He is a Senior Executive with IBM Canada’s GTS Network Services Group. Over the past 13 years with IBM, he has worked in the GBS Global Center of Competency for Energy and Utilities and the GTS Global Center of Excellence for Energy and Utilities. He was previously a founding partner and President of MICAN Communications and before that was President of Comlink Systems Limited and Ensat Broadcast Services, Inc., both divisions of Cygnal Technologies Corporation (CYN: TSX).
Martin currently serves on the Board of Directors for TeraGo Inc (TGO: TSX) and previously served on the Board of Directors for Avante Logixx Inc. (XX: TSX.V).
He serves as a Member, SCC ISO-IEC JTC 1/SC-41 – Internet of Things and related technologies, ISO – International Organization for Standardization, and as a member of the NIST SP 500-325 Fog Computing Conceptual Model, National Institute of Standards and Technology.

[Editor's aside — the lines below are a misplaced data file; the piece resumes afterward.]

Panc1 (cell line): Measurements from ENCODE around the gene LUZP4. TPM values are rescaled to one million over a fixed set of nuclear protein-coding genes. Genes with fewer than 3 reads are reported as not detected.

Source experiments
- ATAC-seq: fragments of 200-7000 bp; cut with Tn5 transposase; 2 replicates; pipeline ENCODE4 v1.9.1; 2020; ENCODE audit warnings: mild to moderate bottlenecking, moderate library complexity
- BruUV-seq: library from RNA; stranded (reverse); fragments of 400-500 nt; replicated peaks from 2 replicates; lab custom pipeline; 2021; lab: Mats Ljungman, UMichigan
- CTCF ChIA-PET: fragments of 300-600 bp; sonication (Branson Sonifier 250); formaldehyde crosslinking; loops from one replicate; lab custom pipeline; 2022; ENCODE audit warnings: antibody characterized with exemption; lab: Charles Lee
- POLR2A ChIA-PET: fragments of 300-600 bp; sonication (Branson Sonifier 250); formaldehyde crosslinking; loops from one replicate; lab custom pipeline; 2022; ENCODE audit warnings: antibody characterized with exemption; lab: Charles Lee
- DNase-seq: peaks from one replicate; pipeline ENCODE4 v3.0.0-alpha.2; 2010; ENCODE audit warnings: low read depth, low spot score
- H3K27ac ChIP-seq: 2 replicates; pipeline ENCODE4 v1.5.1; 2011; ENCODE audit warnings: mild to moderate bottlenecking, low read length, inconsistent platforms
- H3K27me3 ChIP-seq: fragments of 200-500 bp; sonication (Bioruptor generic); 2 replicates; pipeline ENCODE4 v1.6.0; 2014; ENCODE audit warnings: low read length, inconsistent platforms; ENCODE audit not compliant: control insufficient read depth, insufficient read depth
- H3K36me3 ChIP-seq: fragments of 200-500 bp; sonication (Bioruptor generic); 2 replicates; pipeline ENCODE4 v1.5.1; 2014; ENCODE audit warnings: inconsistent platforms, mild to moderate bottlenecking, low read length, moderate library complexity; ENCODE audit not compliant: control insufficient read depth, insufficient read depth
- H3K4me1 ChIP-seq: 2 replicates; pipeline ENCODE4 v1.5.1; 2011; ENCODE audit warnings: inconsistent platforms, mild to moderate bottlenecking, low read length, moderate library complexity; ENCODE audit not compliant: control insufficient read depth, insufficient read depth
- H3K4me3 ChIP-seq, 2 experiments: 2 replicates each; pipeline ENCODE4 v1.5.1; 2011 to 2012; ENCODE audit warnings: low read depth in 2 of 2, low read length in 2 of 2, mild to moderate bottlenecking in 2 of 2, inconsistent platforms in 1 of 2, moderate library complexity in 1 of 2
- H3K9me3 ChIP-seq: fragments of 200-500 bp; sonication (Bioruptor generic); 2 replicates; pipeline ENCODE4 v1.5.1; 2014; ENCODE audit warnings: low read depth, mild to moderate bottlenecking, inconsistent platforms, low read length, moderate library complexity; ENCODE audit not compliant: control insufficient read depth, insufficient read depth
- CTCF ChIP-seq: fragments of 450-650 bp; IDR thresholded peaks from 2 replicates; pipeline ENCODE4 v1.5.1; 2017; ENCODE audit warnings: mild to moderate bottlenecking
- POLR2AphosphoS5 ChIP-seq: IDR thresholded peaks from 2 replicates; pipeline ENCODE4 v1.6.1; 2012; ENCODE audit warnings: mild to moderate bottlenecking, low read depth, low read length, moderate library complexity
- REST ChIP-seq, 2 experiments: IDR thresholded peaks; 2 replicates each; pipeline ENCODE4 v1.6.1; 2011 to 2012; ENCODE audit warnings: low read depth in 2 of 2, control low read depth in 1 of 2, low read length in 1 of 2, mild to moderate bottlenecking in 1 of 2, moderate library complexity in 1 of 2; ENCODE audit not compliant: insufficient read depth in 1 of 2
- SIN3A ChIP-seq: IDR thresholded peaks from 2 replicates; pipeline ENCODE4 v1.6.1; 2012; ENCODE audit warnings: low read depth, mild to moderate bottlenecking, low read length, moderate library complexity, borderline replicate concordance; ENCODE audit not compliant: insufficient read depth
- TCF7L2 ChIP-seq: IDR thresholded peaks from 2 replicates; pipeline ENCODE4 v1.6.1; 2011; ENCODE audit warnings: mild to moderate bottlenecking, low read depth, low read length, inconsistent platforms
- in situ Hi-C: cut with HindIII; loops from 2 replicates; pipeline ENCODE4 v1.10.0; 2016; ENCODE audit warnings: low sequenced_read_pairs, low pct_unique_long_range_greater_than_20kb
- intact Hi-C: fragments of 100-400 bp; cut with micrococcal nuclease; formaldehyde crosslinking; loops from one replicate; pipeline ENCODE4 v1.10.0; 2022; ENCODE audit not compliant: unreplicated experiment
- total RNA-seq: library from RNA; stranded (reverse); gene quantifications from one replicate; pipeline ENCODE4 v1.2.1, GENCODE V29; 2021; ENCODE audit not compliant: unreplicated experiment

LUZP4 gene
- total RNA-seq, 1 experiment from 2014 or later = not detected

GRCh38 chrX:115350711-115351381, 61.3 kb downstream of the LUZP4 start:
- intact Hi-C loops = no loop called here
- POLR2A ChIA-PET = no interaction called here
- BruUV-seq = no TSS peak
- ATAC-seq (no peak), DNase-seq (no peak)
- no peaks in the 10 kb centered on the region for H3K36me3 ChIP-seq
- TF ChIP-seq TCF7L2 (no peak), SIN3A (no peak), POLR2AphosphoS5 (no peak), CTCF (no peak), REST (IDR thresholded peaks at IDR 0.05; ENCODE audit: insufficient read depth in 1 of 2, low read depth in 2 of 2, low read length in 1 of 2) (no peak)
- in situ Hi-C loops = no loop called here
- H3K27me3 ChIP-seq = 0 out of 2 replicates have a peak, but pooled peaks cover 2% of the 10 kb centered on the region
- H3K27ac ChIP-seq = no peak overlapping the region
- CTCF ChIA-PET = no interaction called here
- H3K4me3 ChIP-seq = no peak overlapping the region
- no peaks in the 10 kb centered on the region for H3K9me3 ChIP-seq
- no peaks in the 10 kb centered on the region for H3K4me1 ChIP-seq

He served on the Board of Governors of the University of Ontario Institute of Technology (UOIT) and on the Board of Advisers of five different Colleges in Ontario. For 16 years he served on the Board of the Society of Motion Picture and Television Engineers (SMPTE), Toronto Section.
He holds three master’s degrees, in business (MBA), communication (MA), and education (MEd). As well, he has diplomas and certifications in business, computer programming, internetworking, project management, media, photography, and communication technology.